DCF spokesman Gary Kleeblatt said the agency has stepped up family preservation since Commissioner Darlene Dunbar took office in early 2003.
The agency has invested nearly $51 million in family preservation programs over the past year, many of them new. Of the 39,779 children being served by DCF, more than five out of six are receiving services at home, Kleeblatt said.
Kleeblatt said there were 194 fewer children living in out-of-home placements this November compared to November 2004. But the reason for the drop is unclear. It could be due to the agency's efforts to help families, kids in foster care turning 16 and leaving the system, fewer children entering foster care, an increase in adoptions or any combination of those factors.
Wexler concedes that DCF has made modest gains, but he pointed out that the $51 million earmarked for family preservation is but a pittance compared with the $260 million the state spends on foster care, group homes and institutions.
Wexler challenged Kleeblatt's position that the state is working comprehensively with families. He said a recent report from a federal official monitoring DCF's performance tells a much different story.
The federal monitor's November progress report found that only 20 percent of DCF investigators surveyed said their office had sufficient services to meet families' needs, Wexler said.
More than half of the families who needed help with housing didn't get it and more than a quarter of those identified as needing substance abuse treatment didn't receive any, according to the report.
When services were provided, many times they were inferior. More than half the DCF workers surveyed in the study acknowledged problems with poor quality services and nearly 40 percent acknowledged sending families to services they knew to be inferior.
When it comes to involving families in their treatment plans - seen by many to be a key to their ultimate success - DCF's track record isn't much better, Wexler said. Nearly 58 percent of the cases reviewed by the monitor didn't include a parent's perspective on what the key issues were, despite the fact that most successful interventions begin by addressing the needs the family thinks are important, Wexler said.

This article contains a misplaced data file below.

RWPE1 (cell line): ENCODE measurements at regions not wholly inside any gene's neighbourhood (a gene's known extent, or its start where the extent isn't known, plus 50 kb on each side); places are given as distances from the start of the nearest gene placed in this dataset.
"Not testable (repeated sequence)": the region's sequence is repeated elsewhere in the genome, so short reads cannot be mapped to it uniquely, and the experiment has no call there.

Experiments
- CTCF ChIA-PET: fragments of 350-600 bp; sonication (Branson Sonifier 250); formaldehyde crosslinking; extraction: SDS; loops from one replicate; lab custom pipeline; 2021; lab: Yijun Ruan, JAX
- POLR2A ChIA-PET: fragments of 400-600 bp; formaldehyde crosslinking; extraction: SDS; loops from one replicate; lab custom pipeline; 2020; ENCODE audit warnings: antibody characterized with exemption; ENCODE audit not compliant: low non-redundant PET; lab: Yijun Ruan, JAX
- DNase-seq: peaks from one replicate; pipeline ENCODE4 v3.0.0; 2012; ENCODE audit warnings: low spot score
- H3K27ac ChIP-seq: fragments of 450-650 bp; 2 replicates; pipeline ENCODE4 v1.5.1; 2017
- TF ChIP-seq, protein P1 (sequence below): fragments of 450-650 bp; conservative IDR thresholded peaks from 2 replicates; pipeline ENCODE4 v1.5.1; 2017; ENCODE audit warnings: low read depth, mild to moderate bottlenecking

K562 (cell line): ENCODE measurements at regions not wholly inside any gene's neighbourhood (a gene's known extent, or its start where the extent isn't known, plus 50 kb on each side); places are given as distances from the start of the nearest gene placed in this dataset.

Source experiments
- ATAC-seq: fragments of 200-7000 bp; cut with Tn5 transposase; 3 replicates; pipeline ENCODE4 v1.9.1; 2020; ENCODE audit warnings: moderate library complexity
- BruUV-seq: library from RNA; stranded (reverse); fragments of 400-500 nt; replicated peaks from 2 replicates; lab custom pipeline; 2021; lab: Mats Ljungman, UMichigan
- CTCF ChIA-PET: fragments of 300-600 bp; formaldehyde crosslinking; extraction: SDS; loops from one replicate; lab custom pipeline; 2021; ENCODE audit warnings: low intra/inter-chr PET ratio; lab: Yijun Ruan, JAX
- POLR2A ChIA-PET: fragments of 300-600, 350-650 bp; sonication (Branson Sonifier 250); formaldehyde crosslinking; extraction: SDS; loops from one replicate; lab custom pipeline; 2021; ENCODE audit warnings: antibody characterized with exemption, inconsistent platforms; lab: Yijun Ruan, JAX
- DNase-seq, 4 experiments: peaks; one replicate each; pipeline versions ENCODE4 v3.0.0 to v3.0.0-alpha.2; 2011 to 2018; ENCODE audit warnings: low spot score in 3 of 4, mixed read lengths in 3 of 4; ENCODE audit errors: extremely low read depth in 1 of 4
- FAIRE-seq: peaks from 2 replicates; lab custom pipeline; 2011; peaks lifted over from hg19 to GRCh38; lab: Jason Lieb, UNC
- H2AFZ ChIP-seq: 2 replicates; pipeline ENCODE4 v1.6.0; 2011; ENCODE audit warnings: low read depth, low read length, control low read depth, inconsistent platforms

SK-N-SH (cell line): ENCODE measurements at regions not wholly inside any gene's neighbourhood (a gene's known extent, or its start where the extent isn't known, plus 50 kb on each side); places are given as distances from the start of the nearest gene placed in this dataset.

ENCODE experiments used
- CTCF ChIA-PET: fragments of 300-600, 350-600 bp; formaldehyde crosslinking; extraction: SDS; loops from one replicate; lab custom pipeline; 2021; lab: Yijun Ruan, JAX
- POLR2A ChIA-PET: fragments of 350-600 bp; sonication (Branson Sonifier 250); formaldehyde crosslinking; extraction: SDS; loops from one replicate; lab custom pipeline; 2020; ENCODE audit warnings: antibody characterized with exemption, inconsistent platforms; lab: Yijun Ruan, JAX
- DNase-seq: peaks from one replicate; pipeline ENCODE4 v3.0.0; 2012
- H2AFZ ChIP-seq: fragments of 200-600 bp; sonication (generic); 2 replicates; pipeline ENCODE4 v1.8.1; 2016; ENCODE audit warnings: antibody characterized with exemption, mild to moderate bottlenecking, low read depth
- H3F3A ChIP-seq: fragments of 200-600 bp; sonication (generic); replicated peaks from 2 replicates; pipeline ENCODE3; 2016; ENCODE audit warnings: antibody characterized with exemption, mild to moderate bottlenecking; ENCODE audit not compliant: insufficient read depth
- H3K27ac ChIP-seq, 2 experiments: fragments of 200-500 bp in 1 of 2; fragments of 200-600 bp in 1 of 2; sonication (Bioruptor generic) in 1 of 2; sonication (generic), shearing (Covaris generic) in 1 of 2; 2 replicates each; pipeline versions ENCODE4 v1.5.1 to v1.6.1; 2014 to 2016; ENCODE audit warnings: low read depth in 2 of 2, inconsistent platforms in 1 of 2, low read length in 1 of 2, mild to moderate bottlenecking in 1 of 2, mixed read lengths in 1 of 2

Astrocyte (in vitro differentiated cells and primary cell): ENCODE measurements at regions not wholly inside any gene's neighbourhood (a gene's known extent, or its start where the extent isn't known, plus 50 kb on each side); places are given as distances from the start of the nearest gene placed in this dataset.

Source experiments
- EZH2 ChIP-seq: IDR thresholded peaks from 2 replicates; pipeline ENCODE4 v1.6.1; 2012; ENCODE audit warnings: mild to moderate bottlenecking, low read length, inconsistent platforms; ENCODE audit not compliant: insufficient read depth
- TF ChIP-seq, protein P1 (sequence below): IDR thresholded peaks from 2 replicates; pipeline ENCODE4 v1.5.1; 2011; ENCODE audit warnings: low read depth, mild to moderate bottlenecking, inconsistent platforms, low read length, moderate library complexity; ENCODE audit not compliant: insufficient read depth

In 44 percent of the cases reviewed, there is no indication how progress is to be measured, which is key to whether a parent succeeds in meeting DCF's demands and is allowed to keep their child. In about two-thirds of the cases there were no timelines for completing cases, Wexler said. And in one quarter of the cases, the plan doesn't even say who is responsible for doing what in meeting DCF's goals.
Kleeblatt attributed some of the problems with treatment plans to workers' failure to fully document their work in the agency's computer database.
"The department is focused on improving how our social workers engage families in the process of planning and providing services," Kleeblatt said. "Training that has already begun and is continuing ... will substantially strengthen our staff's capacity to work with families."
Wexler said DCF's failure to make their treatment plans easily understandable to parents is particularly troublesome because parents who fail to meet DCF's goals risk having their children taken away.
Source: Hartford Courant